Guest view: The abnormal-normal local economy

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Pen and paper

If you live anywhere in San Benito County, you have a $8.5 million budget shortage consisting of a $3.5 million deficit in Hollister and a $5.0 million county deficit – like it or not, both will affect everyone – we’re joined at the hip.

    One reason we have this problem is that it’s been a very long time since we have operated in a normal economy and we have to re-learn how to do it. That’s because the trends have been abnormal for more than 15 years. Unfortunately, the level we are currently at is very close to our normal level.

    From 1995 to 2006 the entire nation, and most of all California, operated on two bubbles – the dot-com bubble and the housing bubble. Those bubbles, especially the housing bubble, made everyone feel rich; when individuals or organizations feel rich, they tend to spend as if they are rich and it’s a hard habit to break.

     The price of the NASDAQ composite index adjusted for splits and dividends increased six fold in only five years; then, in 30 months, most of it went away. It should have been a lesson, but the housing bubble took over even before NASDAQ tanked.

    From 1998 to 2006, the inflation adjusted home price appreciation in California grew more than 80 percent and the average home valuation increased $80,000. It was also common for home prices to double or triple in areas of high demand like San Benito County. Does that look normal? According to City-data.com after this enormous run-up during the second quarter of 2006, the median price for the homes sold in San Benito County was $600,000. By 2009, the median price had fallen more than 55 percent back to $250,000 and we’ve been bumping along near there since.

    You may wonder why San Benito County and Hollister are reaching critical budget crunches simultaneously, especially now that the economic curve has stabilized to some extent. It’s because local government adjustments usually lag a sharply falling economic curve. First, well-stocked coffers cushion any drop and it takes time before reduced revenues have a cumulative effect. Second, as long as the cupboard is not completely bare there are enormous political pressures to keep spending, employment, and service levels high.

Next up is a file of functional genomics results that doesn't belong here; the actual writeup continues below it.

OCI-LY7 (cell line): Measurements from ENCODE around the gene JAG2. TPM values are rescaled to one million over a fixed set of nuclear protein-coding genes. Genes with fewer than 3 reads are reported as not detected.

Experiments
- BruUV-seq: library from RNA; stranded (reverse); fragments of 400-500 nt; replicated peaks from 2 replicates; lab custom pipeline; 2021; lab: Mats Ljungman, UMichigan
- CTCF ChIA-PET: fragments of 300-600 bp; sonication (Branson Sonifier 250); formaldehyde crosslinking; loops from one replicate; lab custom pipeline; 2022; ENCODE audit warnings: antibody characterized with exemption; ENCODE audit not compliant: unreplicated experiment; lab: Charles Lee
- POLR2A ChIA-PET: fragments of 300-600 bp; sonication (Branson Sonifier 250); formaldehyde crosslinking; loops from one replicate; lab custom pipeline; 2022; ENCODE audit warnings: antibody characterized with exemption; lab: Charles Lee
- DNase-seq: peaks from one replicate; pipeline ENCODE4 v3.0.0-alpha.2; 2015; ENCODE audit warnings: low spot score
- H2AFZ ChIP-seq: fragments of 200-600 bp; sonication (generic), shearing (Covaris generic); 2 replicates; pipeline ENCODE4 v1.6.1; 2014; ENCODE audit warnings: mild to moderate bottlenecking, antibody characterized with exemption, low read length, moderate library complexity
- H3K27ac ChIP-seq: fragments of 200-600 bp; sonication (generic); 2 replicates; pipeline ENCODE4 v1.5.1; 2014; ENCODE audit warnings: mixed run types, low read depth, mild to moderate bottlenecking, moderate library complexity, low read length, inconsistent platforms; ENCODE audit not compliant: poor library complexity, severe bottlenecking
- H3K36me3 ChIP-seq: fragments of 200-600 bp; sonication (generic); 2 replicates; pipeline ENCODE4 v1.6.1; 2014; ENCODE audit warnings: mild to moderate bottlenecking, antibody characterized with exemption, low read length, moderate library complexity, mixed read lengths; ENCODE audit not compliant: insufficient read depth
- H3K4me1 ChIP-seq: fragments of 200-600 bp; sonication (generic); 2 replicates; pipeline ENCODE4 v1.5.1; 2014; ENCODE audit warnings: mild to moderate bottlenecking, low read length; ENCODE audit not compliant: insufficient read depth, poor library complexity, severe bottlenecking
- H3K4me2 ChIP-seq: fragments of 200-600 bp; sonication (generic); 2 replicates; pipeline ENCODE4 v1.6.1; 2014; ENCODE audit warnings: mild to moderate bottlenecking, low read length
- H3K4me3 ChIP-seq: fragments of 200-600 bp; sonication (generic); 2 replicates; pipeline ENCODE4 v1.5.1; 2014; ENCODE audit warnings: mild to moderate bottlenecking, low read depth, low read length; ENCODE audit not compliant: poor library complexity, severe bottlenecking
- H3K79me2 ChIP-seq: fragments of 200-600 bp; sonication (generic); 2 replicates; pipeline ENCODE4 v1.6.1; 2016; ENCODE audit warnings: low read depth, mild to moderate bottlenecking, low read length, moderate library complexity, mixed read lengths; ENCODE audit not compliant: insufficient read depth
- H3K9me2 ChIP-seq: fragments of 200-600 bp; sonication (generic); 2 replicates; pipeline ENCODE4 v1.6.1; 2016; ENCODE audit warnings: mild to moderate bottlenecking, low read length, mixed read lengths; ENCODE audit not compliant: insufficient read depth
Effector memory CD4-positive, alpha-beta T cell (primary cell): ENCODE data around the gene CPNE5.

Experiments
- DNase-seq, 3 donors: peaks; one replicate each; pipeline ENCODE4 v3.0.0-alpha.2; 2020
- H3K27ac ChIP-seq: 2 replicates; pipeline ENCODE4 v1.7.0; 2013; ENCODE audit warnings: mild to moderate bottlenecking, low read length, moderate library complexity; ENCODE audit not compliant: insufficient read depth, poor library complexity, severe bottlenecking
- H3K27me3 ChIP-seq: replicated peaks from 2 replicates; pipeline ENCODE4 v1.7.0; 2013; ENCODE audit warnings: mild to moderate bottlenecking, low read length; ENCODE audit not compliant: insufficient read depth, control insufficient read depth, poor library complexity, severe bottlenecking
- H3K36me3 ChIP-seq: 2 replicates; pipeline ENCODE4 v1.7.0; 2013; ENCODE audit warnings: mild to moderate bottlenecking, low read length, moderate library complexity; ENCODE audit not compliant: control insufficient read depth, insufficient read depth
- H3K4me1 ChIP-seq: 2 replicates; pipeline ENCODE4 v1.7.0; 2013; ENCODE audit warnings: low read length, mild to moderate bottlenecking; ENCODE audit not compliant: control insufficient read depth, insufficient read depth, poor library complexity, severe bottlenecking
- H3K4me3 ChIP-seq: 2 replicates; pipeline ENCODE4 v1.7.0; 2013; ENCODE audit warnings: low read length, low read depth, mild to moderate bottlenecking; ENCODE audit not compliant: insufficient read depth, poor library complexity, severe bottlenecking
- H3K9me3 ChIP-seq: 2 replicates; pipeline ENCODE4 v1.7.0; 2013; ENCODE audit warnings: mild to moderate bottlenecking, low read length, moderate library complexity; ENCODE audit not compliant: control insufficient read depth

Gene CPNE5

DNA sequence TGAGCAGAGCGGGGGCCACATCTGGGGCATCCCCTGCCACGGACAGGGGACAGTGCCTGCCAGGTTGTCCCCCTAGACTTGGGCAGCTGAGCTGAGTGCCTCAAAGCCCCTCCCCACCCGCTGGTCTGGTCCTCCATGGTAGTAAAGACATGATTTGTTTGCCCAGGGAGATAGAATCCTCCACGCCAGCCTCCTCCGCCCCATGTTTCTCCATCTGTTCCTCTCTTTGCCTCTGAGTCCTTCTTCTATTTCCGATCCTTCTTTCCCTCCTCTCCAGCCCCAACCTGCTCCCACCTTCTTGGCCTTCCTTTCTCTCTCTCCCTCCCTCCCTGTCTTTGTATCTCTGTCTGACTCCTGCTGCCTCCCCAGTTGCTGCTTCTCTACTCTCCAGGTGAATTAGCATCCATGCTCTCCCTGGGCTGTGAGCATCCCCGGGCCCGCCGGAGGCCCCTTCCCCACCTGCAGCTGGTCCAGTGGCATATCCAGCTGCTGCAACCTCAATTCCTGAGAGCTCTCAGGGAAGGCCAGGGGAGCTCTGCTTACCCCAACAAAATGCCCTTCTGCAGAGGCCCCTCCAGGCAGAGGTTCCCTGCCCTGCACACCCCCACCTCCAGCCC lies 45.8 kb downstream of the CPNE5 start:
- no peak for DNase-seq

To get our budgets in order we must dissuade those who believe we’ve merely been unlucky or that things are going back the way they were during the bubble. Remember the last persons off the ride are always broke and we will all have to bail them out.

    My guess is that we are 5 percent or 10 percent below normal right now and the overall recovery, disregarding spikes, will continue to be slow. Officially, the recession has been over since mid-2009, even conservative estimates do not run past mid-2010. Although there is some economic upside ahead, the nation is running a massive national debt and $1 trillion-a-year deficit. If the economy starts to overheat, the federal and state governments will have first call on excess money to solve their own financial problems.

    If this is normal, then we have to start looking for long-term solutions that work at this level or slightly better. The obvious ones are consolidation, aggressive elimination of duplication and unnecessary overhead, and benefit reform focused on public safety personnel. We cannot wait for these reforms to happen at government’s usual snail’s pace.

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